Non-controlling interests

       –           (508)          –           (676)          (287)          (1,471)   




Net income





Other comprehensive income


Fair value changes

       1,920           –           –                   (1,920)          –           –    

Foreign currency

       (837)          –           –           –           837           –    

Deferred taxes

       (147)          –           –           –           147           –    

Non-controlling interests

       –           (141)          –           676           (535)          –    




Other comprehensive income





Comprehensive income





Items not included in IFRS


Incremental values

       n/a           –           –           –           (400)          (400)   

Assets management franchise value

       n/a           –           –           –           250           250    

Less: amounts recorded in FFO

       n/a           –           –           –           (87)          (87)   



















Total valuation gains

       n/a           (649)          1,529           –           612                   2,399    



















Preferred share dividends

       –           –           –           –                   (106)          (106)   



















Comprehensive income/Total return

     $ 4,610         $ (1,858)        $ –         $ –         $ 593         $ 3,345    





















Allocates non-controlling interests between funds from operations and valuation gains


Allocated equity-accounted income to operating segments and between funds from operations and valuation gains


Aggregates fair value changes and associated non-controlling interest in net income and other comprehensive income


Includes amounts recorded directly in equity under IFRS and excludes impact foreign currency revaluation and deferred taxes from calculation of total return




Table of Contents


Reconciliation of Total Return and Funds from Operations to Comprehensive Income – 2010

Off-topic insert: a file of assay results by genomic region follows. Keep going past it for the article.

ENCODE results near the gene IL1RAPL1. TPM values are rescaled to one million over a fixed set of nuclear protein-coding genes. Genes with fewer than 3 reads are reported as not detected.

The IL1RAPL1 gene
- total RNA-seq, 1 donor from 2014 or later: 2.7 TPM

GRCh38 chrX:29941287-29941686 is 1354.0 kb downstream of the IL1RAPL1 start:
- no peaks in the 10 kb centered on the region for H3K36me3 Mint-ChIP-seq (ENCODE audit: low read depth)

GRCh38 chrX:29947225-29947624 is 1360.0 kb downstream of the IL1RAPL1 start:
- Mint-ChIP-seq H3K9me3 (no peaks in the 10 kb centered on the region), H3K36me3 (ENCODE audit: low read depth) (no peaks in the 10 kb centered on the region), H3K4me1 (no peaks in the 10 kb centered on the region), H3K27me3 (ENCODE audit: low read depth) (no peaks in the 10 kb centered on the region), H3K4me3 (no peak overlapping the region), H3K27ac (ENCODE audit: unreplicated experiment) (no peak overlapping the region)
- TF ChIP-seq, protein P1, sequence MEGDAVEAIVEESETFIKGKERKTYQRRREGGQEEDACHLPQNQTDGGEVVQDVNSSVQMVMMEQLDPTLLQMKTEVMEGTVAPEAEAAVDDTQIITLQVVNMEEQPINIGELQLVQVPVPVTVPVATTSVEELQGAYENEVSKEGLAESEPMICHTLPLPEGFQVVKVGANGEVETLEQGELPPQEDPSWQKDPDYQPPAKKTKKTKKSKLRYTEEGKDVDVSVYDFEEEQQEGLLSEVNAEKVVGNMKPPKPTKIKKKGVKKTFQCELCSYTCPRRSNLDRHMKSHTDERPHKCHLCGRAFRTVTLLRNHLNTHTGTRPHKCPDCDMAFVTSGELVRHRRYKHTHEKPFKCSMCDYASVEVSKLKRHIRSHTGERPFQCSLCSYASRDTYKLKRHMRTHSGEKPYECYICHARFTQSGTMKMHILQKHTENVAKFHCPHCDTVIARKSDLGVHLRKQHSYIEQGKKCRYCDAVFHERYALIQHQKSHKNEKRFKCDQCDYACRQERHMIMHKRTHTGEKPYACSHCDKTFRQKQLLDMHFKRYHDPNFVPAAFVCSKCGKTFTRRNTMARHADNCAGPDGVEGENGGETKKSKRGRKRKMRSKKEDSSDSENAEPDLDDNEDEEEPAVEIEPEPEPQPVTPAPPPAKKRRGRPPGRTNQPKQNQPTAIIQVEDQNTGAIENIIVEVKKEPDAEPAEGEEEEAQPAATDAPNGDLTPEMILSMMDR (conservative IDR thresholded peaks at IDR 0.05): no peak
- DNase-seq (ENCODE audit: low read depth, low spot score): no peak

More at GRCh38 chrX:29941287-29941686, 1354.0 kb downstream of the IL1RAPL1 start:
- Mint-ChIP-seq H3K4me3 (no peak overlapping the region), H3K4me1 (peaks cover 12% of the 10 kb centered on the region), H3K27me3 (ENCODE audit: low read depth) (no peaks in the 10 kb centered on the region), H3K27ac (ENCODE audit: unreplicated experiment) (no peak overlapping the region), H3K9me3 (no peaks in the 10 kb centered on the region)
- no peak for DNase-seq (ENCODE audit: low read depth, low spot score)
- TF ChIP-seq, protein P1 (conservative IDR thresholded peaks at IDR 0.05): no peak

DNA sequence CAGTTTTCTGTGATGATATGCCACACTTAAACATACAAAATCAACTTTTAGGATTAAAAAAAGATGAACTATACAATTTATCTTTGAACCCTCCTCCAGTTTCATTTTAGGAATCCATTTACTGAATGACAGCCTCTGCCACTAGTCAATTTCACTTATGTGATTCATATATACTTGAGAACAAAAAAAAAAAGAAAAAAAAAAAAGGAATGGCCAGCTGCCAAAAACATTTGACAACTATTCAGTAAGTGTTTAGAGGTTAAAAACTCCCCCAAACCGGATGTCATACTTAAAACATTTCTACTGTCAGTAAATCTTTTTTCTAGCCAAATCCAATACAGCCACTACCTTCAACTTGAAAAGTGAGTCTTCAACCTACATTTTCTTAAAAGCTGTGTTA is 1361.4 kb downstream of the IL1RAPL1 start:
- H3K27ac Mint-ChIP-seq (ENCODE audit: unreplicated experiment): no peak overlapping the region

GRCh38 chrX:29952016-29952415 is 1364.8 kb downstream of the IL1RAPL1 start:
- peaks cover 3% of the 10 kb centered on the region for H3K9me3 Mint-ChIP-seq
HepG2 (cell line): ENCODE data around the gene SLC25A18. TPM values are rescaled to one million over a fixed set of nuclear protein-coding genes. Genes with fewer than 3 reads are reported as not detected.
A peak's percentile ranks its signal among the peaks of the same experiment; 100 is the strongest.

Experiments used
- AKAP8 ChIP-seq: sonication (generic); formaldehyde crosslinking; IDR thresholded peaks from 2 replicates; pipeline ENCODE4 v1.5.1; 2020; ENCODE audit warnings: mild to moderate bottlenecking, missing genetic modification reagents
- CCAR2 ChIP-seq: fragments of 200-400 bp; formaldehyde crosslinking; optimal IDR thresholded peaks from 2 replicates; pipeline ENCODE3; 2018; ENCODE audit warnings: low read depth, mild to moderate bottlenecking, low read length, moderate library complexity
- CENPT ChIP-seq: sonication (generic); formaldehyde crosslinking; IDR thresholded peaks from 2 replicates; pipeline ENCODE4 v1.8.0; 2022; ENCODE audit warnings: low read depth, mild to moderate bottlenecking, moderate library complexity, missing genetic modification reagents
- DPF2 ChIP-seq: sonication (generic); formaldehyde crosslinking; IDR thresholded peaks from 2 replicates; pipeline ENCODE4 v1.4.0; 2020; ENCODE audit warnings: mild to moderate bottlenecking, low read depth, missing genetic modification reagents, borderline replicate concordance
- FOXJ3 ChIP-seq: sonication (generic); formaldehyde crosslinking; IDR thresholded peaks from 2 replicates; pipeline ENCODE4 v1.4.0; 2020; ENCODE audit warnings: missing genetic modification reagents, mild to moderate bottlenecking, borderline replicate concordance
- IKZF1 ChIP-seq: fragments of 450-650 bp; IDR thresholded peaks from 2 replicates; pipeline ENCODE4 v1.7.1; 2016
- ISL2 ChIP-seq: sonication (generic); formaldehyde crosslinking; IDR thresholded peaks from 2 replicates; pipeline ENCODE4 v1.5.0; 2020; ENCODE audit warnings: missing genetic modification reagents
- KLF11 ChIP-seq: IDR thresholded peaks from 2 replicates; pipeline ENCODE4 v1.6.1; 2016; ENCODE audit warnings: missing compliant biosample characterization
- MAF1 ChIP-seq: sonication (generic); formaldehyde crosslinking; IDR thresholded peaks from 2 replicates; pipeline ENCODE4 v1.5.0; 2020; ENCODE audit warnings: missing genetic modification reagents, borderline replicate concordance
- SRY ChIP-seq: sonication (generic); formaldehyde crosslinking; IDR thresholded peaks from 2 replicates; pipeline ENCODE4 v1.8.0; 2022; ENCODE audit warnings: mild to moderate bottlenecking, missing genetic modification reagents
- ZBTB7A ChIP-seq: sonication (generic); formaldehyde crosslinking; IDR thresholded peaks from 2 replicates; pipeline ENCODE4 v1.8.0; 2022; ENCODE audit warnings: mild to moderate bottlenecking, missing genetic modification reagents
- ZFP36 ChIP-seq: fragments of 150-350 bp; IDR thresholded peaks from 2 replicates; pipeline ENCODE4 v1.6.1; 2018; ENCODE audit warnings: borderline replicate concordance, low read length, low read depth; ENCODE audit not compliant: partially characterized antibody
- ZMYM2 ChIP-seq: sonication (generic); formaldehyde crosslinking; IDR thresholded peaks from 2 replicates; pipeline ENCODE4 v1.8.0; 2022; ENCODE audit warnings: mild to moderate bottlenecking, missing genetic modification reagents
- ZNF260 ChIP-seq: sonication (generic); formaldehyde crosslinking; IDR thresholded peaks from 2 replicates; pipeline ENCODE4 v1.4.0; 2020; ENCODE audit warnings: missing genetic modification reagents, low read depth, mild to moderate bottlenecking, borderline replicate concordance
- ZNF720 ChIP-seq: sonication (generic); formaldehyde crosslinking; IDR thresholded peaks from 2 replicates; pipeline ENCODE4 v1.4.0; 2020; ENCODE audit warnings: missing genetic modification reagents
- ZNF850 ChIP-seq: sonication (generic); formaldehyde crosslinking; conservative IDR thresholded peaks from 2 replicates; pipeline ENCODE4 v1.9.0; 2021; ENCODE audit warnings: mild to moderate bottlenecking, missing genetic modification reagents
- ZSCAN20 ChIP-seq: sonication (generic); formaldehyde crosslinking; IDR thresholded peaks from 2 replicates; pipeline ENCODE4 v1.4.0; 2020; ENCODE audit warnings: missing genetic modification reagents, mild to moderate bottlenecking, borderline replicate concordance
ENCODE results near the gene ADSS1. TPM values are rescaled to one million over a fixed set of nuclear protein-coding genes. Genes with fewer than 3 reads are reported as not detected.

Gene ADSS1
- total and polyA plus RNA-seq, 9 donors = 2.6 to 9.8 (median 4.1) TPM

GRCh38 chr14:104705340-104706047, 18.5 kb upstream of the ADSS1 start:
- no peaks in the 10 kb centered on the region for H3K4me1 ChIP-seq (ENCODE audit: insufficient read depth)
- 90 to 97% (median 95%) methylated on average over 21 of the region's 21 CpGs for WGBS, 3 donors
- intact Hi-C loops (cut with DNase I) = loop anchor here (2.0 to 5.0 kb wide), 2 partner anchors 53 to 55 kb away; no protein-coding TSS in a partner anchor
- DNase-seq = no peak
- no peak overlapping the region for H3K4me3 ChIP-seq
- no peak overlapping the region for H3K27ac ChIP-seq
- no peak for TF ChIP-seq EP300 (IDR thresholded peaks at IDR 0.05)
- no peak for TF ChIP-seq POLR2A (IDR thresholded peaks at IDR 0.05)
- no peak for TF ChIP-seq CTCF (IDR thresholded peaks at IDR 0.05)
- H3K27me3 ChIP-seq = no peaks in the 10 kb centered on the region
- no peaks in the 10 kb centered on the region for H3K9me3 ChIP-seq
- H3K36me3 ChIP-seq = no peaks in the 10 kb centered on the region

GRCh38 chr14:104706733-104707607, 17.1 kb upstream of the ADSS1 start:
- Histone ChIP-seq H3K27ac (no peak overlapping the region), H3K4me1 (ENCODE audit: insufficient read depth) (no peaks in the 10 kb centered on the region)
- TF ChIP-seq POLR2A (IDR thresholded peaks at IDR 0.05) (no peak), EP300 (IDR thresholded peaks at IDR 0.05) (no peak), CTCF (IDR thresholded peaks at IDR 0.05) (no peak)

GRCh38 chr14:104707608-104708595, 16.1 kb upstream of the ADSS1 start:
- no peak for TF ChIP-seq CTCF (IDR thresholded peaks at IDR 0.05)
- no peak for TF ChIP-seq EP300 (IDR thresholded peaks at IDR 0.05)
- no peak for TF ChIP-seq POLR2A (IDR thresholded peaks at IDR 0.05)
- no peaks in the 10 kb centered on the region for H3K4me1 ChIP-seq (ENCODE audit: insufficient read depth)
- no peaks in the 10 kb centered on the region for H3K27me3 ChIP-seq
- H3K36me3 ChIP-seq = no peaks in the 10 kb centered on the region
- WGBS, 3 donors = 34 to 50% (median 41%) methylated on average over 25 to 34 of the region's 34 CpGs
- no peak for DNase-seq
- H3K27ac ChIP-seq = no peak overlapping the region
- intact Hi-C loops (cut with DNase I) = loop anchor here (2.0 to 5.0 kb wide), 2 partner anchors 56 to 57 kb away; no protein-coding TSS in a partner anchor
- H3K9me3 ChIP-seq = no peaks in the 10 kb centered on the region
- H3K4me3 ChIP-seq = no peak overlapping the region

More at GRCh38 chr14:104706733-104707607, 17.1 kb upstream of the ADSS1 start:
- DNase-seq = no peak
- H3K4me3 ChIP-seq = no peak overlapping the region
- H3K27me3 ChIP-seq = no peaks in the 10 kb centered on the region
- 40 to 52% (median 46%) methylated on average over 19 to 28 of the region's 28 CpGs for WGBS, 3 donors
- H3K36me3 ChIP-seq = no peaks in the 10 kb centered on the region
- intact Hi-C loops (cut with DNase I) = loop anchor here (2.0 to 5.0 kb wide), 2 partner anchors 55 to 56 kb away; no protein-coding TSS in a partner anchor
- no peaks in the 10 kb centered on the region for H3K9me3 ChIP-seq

00000000 00000000 00000000 00000000 00000000 00000000
     Consolidated              Equity                     Management   
YEAR ENDED DECEMBER 31, 2010    Financial       Non-controlling       Accounted       Fair Value       Other       Discussion   
(MILLIONS)    Statements       Interests1       Income2       Changes3       Items4       & Analysis   

Asset management and services

   $ 365        $ (17)       $ –        $ –        $ –        $ 348    

Revenues less direct operating costs



     1,495          –          256          –          –          1,751    

Renewable power

     748          –          23          –          –          771    


     221          –          204          –          –          425    

Private equity

     628          –                  –          85          722    

Equity accounted income

     765          –          (765)         –          –          –    


















     4,222          (17)         (273)         –          85          4,017    

Investment and other income

     503          –                  –          (64)         441    


















     4,725          (17)         (271)         –          21          4,458    




     1,829          –          –          –          (19)         1,810    

Operating costs

     417          –          –          –          –          417    

Current income taxes

     97          –          –          –          (3)         94    

Non-controlling interests

     –          1,073          –          –          (42)         1,031    



















Net income prior to other items/FFO

     2,382          (1,090)         (271)         –          85          1,106    
















Other Items/Valuation gains


Fair value changes

     1,651          –          271          (906)                 1,020    

Depreciation and amortization

     (795)         –          –          –          –          (795)   

Deferred income tax

     (43)         –          –          –          43              

Other items

     –          –          –          –          (44)         (44)   

Non-controlling interests

     –          (651)         –          (313)         191          (773)   




Net income





Other comprehensive income


Fair value changes

     (906)         –          –          906          –          –    

Foreign currency

     653          –          –          –          (653)         –    

Deferred taxes

     448          –          –          –          (448)         –    

Non-controlling interests

     –          (421)         –          313          108          –    




Other comprehensive income





Comprehensive income





Items not included in IFRS


Incremental values

     n/a          –          –          –          1,200          1,200    

Assets management franchise value

     n/a          –          –          –          500          500    

Less: amounts recorded in FFO

     n/a          –          –          –          (85)         (85)   



















Total valuation gains

     n/a          (1,072)         271         –          816          1,023    



















Preferred share dividends

     –          –